On Dec. 20, actress Brittany Murphy dies sudden death at age 32.
Drugs. Anorexia. Stress.
I really don’t know what caused it.
But, during her impressive career, she captivated audiences with a unique style and talent. Her role on King of the Hill as Luanne even opened my eyes up to the possibilities of southern gals.
Most importantly, her sudden departure raises awareness for the rest of us — what is it that can be gained from this loss?
Was she already predicting her demise?
In one of her last interviews, just days before her sudden death, she gave us clues into her inner state. Aside from seeming somewhat disconnected, her closing remarks raised red flags.
A young, blonde interviewer was in the closing stages of the interview by complimenting Brittany Murphy, saying, “You are gorgeous.”
Murphy responds, “You are! Thank you. Can I have your (beautiful blonde) hair in my next life…please?”
The interviewer says, “Oh my god, are you kidding me?”
Murphy’s quick retort, “NO!”
The young blonde interviewer jokingly asks, “Can I be you in my next life?”
And Murphy says, “No problem…”
(See Brittany Murphy’s last interview here: http://www.youtube.com/watch?v=6JXTZKGOyps)
What was she trying to tell us?
Society plays tricks on our brains
Brittany Murphy, a stunning beauty, was far from immune from the constant image bombardment of younger, even more beautiful women. Open any woman’s magazine, and prepare to face the burden of decreased self esteem from the impossible beauty standards of models selling your favorite products.
With Brittany in the public eye, her butt and boobs constantly seen on 30 foot movie screens, it is difficult to have a solid social support system. The best way to live a healthy lifestyle is to be immersed in positive social support — it’s called having good friends and not exposing yourself to the negative gossip.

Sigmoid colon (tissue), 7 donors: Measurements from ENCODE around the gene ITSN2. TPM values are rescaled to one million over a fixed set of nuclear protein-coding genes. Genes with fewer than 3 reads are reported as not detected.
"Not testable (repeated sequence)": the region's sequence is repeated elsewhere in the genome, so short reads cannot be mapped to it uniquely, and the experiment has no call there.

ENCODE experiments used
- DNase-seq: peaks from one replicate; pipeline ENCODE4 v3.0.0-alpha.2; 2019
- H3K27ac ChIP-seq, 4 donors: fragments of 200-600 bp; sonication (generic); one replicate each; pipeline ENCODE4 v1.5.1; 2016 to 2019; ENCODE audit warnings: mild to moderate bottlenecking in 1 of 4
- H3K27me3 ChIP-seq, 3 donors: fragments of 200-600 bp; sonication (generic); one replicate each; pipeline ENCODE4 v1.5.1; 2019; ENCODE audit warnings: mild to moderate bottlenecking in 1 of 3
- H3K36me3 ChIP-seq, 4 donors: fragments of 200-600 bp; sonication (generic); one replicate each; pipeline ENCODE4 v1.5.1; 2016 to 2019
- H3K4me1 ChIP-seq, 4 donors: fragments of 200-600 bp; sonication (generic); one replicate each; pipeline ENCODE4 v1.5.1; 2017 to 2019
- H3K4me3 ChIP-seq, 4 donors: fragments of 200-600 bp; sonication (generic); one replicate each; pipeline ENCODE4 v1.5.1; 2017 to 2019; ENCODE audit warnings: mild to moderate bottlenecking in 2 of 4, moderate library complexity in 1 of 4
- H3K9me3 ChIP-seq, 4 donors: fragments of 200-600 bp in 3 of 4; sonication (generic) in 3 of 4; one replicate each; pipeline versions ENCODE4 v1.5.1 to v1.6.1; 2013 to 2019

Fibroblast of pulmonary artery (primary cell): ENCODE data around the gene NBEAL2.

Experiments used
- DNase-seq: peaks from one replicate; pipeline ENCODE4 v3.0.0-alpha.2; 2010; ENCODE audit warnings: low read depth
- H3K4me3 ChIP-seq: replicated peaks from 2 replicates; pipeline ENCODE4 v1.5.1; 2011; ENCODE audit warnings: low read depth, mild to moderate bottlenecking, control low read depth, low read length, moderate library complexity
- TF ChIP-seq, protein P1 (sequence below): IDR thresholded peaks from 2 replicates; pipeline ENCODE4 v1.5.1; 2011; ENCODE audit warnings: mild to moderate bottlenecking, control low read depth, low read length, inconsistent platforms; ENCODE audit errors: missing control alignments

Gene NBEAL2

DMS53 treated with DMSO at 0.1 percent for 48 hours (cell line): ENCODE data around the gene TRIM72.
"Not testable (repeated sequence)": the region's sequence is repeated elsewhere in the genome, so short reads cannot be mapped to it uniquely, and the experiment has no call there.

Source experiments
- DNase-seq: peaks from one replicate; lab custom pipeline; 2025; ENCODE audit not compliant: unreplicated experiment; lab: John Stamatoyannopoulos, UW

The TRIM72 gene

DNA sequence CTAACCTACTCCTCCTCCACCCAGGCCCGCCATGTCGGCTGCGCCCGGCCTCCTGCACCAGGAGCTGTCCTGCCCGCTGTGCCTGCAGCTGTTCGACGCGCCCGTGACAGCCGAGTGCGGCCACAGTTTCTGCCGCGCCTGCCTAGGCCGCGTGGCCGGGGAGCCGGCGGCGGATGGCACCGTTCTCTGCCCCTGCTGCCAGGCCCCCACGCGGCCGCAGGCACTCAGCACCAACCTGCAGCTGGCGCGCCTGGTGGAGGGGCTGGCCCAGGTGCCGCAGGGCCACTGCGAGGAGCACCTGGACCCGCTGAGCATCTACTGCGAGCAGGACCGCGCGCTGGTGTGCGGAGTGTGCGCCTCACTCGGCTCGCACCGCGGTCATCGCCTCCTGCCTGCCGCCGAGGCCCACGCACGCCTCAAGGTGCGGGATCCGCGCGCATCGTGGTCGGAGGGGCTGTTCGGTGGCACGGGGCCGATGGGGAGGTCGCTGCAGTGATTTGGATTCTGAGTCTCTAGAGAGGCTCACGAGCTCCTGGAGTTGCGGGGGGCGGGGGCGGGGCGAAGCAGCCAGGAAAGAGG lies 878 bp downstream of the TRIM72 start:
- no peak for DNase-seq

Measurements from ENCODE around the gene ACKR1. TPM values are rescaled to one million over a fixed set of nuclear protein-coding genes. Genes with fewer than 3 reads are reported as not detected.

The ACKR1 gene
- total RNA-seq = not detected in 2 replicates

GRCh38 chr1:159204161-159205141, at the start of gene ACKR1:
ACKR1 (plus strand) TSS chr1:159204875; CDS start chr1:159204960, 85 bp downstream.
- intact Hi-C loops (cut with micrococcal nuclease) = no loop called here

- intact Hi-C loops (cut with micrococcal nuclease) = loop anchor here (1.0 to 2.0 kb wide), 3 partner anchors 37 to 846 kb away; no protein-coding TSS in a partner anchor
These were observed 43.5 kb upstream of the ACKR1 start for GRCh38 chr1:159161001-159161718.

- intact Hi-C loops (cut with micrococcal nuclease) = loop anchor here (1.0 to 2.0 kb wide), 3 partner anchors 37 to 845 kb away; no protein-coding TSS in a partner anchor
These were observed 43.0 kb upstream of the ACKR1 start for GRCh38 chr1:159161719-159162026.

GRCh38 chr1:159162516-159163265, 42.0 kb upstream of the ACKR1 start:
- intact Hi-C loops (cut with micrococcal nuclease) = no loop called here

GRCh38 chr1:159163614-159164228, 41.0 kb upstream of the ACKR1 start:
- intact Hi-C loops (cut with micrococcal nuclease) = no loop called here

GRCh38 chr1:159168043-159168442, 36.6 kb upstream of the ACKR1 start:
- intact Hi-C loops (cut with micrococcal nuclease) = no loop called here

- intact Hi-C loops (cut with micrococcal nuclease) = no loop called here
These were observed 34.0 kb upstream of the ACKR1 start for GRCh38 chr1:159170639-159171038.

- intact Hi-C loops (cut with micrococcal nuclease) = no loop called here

Poor nutrition may be fully responsible for Murphy’s loss.
I stand by these words: Healthy nutrition can cure, prevent, or improve any disease known to man. The peer pressures of the “perfect weight” and “model figures” are social diseases which can be solved from within by a healthy lifestyle involving variety of foods.
Had Murphy consumed three balanced meals per day, plus snacks, in the form of whole foods, she could still be expressing her beautiful talent to the world.
It is very hard to recognize social disease within us, because they are so blinding. We rationalize, we deny, and we ignore. The solution begins with an awareness that leads to a personalized journey embracing healthy habits and positive social support.
May Brittany Murphy rest in peace, with contributions that shall forever live on through the expressions of her craft.